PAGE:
MATERIALS AND METHODS
Caenorhabditis elegans (Maupas 1900) were cultured on nematode growth medium (NGM) plates under standard conditions (Brenner, 1974). They were fed on Escherichia coli strain OP50 and kept at 20°C unless stated otherwise. Strains used were N2 (obtained from the CGC) and XA3793 derived from FX03223 [dnj-14(tm3223)] (from the National Bioresource Project of Japan), after backcrossing 6×. The primers used to genotype tm3223 were F: GGAGGCATGGCAATCACAAT and R: CAGAGCGTATCGCAAACTAG. The wild-type product was 462 bp, and the mutant product 234 bp.
Worms were synchronised at the L4 stage and passaged onto new plates every 1–2 days to prevent contamination by progeny. Worms were defined as dead if they did not move in response to repeated prodding with a platinum wire. Worms were censored if they were bagged (contained larval progeny), as this can result in death uncoupled from the ageing process. Worms that crawled up the sides of the plates and died of desiccation were also censored.
The chemical 5-fluoro-2′-deoxyuridine (FUDR) was not used in this study to prevent progeny production, because it can modify lifespan (Aitlhadj and Sturzenbaum, 2010; Van Raamsdonk and Hekimi, 2011), metabolism (Davies et al., 2012), morphology and motility (Bolanowski et al., 1981; Glenn et al., 2004).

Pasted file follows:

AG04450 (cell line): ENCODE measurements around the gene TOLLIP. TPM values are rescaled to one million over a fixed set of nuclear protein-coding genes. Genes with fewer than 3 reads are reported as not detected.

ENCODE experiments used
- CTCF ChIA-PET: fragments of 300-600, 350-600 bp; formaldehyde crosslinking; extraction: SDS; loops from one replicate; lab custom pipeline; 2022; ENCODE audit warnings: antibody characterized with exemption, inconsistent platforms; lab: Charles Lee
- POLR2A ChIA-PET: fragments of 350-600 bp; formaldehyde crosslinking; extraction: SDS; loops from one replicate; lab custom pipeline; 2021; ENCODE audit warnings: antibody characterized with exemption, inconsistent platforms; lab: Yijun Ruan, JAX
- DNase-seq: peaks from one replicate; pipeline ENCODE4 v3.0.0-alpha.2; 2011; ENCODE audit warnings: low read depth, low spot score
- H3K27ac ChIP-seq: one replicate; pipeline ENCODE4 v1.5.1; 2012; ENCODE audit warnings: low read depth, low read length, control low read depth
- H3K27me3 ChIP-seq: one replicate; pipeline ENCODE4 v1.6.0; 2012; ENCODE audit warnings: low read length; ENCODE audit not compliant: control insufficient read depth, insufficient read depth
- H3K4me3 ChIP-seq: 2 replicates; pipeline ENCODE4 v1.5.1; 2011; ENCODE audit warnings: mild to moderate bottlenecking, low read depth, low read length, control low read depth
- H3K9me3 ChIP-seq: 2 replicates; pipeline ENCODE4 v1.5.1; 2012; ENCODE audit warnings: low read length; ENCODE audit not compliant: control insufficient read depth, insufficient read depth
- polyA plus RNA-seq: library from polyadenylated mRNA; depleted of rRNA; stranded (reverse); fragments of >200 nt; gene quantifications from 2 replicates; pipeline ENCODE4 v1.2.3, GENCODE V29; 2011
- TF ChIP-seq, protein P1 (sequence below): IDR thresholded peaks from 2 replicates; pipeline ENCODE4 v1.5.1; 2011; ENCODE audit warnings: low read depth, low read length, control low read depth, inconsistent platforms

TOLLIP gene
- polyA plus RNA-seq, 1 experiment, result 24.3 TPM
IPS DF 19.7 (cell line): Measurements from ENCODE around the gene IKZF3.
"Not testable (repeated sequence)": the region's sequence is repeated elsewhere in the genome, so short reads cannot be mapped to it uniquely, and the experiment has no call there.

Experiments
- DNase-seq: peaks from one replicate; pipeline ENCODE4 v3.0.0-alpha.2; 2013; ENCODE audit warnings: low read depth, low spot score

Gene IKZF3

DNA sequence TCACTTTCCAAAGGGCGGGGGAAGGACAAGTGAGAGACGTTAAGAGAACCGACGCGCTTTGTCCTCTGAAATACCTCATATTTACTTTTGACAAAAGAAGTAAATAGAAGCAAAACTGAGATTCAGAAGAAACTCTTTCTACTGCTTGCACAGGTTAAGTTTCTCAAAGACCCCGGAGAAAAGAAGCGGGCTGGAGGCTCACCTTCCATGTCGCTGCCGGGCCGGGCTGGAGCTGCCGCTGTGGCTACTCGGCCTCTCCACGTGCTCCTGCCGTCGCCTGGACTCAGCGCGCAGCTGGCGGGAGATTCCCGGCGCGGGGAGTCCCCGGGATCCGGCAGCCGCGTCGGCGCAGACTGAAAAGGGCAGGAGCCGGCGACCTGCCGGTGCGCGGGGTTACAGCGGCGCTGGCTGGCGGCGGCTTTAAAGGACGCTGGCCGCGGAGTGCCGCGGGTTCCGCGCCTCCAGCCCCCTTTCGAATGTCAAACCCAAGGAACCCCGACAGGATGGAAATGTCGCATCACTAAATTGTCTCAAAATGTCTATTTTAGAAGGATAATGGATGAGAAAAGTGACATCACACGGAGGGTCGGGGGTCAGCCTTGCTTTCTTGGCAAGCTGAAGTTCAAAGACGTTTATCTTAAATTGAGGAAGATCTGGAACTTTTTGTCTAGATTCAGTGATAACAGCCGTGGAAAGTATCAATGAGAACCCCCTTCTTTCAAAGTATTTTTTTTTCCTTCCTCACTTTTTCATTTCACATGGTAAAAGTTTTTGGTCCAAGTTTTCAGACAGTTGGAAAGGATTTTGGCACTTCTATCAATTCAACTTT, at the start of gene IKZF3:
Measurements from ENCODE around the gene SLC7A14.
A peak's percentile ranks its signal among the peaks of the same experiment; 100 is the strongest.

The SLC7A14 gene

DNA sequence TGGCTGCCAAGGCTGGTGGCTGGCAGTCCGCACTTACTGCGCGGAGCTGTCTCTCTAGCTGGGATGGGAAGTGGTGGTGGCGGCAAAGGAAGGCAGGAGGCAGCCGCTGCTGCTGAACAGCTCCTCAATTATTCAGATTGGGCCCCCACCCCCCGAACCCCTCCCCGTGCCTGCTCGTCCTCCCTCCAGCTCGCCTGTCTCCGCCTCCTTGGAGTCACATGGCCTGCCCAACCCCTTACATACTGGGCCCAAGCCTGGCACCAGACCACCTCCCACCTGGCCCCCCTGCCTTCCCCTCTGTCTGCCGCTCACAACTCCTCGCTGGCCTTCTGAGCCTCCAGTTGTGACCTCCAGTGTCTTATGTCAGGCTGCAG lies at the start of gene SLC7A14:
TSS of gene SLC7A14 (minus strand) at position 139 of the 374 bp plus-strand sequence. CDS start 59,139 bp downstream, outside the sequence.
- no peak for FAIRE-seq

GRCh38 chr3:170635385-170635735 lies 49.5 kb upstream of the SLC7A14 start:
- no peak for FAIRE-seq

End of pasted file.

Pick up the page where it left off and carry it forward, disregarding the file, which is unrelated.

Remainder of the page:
Swimming assays were performed in 1 ml M9 buffer with BSA (0.01% w/v; Sigma-Aldrich, Gillingham, UK) using 24-well plates. Staged worms were transferred to each well and left for 5 min before measuring swimming. A single swim cycle was defined by a movement through the midpoint and back (Mitchell et al., 2007). Measurements were made by observing swimming under a dissecting microscope using a handheld counter over a period of 1 min. The extended swimming assays were performed in the same fashion, with the exception that they were performed over 2 h.
Aldicarb contraction assays
Aldicarb contraction assays were performed as described in Mulcahy et al. (2013). Briefly, worms were placed on NGM plates containing 250 μmol l−1 aldicarb and images were taken over a period of 5 h. Length/contraction of worms was quantified using ImageJ image processing software (Schneider et al., 2012).